A Wonderful Late Nineteenth-Century Jacquard Weaving Manuscript
with 106 Fabric Samples Affixed
[TEXTILE MANUSCRIPT]. [BERGIER, M.]. Cours de theorie pour le tissage [Lectures on the Theory of Weaving]. Professe par J. Berjon. Fait par M. Bergier. [Lyon]: 1898.
Calligraphic manuscript in French on paper with numerous detailed illustrations of weaving patterns and looms and with 106 fabric samples affixed. Large folio (17 x 11 9/16 inches; 432 x 293 mm.). Written in black ink within a black ruled border, diagrams with additional color.  leaves, plus a final leaf blank except for rules. Most leaves with writing on both sides. Affixed to the verso of the title is a portrait of "A. Thiers/Président de la République Française/1872" woven in silk by Carquillat from the portrait Bruyas (measuring 10 7/16 x 8 1/2 inches; 266 x 216 mm.).
Bound in contemporary quarter green roan over green pebble-grain cloth boards. Spine with black sewing threads visible and with three green roan blocks ruled and lettered in gilt (from top to bottom: "Lyon/1898," "Théorie de Tissage," and "M B"). Marbled endpapers. A wonderful example, exceptionally fine and clean. Housed in a matching cloth slipcase. Together with a large oval piece of fabric (17 1/4 x 11 inches; 435 x 280 mm.).
This highly technical manuscript, which Bergier completed under Berjon, displays an incredible amount of detail and precision. It contains numerous diagrams of looms and of Jacquard punch cards, weaving pattern cards, and written instructions for setting up looms in order to weave a variety of patterns upon different textiles. Bergier details the composition (both patterned and plain) of various types of silks, taffetas, velvets, serges, damasks, etc., giving instructions on each method of weaving, and often showing the positioning of the silk strands, through the use of figurative and graphical diagrams. This is accompanied by an actual sample of the finished fabric.
The manuscript begins with a description of the textiles used in the manufacture of different fabrics, including silk, wool, cotton, linen, hemp, jute, and ramie ("Description sommaire des textiles les plus employés à la fabrication des tissus usuels)" and a discussion of the theory of fabric production ("Théorie de la fabrique"). It is then divided into seven chapters, each with a special title-page:
"Cartons d'armures"; "De composition des armures"ówith sixty-six swatches affixed; "Rapport de la mise encarte avec le lisage, le carton, la mecanique et le tissu" ; "Cartons de façonnés"ówith seven pattern cards affixed; "Empoutages"ówith nine pattern cards affixed; "De composition des façonnés" ówith twenty-seven fabric swatches and twenty-six pattern cards affixed; "Gazes anglaises"ówith thirteen fabric swatches and four pattern cards affixed.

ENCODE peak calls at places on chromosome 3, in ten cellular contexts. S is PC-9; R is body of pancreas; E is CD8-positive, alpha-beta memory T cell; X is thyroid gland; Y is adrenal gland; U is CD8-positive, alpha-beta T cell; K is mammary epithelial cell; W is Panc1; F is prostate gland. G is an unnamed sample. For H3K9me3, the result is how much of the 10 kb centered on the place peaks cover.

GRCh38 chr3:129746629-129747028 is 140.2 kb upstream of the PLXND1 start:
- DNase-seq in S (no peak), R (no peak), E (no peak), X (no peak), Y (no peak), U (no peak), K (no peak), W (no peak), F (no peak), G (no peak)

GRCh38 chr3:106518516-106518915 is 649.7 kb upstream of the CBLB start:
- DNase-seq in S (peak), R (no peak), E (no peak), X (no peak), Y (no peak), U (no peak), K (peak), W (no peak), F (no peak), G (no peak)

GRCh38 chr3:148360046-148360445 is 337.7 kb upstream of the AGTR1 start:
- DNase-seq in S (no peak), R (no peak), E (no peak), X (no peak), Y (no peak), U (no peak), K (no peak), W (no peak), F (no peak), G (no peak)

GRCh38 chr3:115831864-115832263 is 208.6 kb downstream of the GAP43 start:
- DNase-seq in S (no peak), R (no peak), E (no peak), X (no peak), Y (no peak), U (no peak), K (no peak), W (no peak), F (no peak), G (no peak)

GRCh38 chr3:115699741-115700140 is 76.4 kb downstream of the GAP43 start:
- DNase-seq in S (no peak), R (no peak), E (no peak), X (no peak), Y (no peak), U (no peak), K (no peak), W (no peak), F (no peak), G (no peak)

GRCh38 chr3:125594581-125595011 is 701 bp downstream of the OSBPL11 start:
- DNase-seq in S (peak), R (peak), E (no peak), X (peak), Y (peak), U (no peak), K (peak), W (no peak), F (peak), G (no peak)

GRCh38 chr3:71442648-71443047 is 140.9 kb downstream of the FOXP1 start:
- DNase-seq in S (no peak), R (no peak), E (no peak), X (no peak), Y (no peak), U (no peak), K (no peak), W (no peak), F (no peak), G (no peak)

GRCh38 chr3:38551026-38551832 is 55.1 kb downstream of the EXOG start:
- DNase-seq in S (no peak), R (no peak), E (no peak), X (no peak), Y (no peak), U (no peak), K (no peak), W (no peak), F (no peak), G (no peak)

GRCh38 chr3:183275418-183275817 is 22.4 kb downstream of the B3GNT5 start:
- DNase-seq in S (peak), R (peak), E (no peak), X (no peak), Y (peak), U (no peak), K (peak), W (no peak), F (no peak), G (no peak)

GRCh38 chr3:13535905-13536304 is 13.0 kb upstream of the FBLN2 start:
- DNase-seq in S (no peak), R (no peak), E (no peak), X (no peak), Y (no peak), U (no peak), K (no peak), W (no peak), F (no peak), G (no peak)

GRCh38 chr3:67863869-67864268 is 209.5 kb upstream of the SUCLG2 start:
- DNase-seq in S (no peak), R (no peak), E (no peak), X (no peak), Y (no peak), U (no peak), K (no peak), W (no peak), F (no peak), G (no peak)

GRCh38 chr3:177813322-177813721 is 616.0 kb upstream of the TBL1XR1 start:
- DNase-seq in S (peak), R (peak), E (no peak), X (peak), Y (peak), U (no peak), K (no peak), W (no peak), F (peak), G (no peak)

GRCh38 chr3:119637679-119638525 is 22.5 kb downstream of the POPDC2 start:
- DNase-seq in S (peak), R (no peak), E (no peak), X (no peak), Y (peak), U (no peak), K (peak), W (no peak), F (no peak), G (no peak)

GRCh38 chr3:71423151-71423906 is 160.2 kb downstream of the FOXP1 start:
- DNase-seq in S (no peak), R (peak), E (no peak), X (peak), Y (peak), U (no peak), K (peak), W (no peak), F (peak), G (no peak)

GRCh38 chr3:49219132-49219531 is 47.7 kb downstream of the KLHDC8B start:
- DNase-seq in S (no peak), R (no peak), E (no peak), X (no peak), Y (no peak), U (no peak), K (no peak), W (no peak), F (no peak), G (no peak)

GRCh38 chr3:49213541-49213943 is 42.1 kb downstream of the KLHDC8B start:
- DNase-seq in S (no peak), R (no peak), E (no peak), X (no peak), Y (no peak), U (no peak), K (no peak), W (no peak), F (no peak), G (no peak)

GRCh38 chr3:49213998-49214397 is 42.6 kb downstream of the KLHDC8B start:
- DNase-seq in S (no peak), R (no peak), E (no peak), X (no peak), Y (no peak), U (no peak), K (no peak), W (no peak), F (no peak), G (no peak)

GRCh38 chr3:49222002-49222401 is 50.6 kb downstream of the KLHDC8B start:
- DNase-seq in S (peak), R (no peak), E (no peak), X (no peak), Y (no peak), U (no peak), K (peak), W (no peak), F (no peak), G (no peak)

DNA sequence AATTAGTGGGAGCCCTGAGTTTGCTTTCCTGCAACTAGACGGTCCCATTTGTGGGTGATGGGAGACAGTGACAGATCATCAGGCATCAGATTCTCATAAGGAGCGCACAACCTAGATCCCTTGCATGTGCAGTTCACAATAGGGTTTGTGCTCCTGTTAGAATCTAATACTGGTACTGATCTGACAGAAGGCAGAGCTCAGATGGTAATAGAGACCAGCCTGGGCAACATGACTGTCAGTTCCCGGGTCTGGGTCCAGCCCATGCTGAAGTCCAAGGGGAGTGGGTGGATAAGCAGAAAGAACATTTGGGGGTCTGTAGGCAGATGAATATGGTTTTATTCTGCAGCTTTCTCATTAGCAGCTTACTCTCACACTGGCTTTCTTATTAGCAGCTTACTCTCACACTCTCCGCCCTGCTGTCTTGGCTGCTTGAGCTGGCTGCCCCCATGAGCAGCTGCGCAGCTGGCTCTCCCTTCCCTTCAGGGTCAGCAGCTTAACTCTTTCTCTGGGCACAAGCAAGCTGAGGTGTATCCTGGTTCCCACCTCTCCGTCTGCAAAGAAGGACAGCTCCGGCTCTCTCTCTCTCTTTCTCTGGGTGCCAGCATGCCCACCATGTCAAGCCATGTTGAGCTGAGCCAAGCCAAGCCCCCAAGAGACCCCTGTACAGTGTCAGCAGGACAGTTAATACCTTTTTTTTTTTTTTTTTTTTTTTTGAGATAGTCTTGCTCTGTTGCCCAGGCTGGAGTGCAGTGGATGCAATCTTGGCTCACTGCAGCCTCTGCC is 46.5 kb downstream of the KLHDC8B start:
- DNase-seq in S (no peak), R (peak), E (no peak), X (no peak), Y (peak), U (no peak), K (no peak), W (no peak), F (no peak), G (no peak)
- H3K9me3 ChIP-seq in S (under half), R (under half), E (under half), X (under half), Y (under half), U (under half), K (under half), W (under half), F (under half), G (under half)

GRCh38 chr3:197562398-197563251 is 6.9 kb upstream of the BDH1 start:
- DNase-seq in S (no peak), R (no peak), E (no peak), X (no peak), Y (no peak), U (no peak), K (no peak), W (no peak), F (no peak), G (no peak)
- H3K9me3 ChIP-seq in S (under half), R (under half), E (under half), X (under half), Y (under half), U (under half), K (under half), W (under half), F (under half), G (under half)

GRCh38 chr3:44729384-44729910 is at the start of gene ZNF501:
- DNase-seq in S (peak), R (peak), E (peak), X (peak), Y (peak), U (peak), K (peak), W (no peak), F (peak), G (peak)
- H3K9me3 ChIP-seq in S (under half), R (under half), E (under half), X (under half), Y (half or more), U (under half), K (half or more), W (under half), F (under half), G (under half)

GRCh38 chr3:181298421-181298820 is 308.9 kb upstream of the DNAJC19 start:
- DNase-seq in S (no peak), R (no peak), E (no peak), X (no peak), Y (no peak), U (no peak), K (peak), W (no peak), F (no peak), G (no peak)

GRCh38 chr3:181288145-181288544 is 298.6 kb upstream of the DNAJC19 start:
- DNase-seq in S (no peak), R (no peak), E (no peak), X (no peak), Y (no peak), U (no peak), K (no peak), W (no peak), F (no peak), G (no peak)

Born into a Lyonnese family of weavers, Joseph Marie Jacquard (1752-1834 ) "was inspired by Vaucanson's punched-card loom to invent the Jacquard attachment, which caused any loom that used it to be called a Jacquard loom. The attachment was an automatic device that for the first time allowed a single operator to control from the loom all the movements involved in the production of complex woven patterns. The Jacquard loom reduced the amount of redundant manual labor that had previously been required in weaving, lowering labor and manufacturing costs and reducing physical hardship for the textile workers. It served as the catalyst for the technological revolution of the textile industry in the nineteenth century. Jacquard developed the idea for his invention in 1790, but because of the French Revolution did not exhibit it until 1801. Jacquard was granted a patent for his invention in 1803; in 1806 his loom was declared public property, and Jacquard was awarded a pension and royalties on each machine sold. Under the terms of Jacquard's pension he was required to introduce his technology to the textile industry of Lyons. During his first efforts, workers rioted out of fear of losing their jobs to the new technology, and at one point Jacquard had to flee for his life. However, he persevered and by the year 1812 there were eleven thousand Jacquard looms operating in France. By the time of Jacquard's death in 1834, twenty thousand Jacquard looms were installed in the Lyons region alone. Jacquard's invention made use of a punched-card system for storing and generating patterns. In the production of designs different cards were tied together by ribbons and hundreds of cards could be used in elaborate designs. Charles Babbage later incorporated punched-card technology as a method of data and program input in the design of his Analytical EngineÖFor use in the United States Census of 1890, Herman Hollerith developed electrical machines for tabulating data stored on punched cards. Hollerith's company eventually evolved into IBM. Punched-card tabulation remained a primary means of data processing until it was phased out around 1960" (Diana H. Hook and Jeremy M. Norman, Origins of Cyberspace: A Library on the History of Computing and Computer-Related Telecommunications, pp. 261-262).
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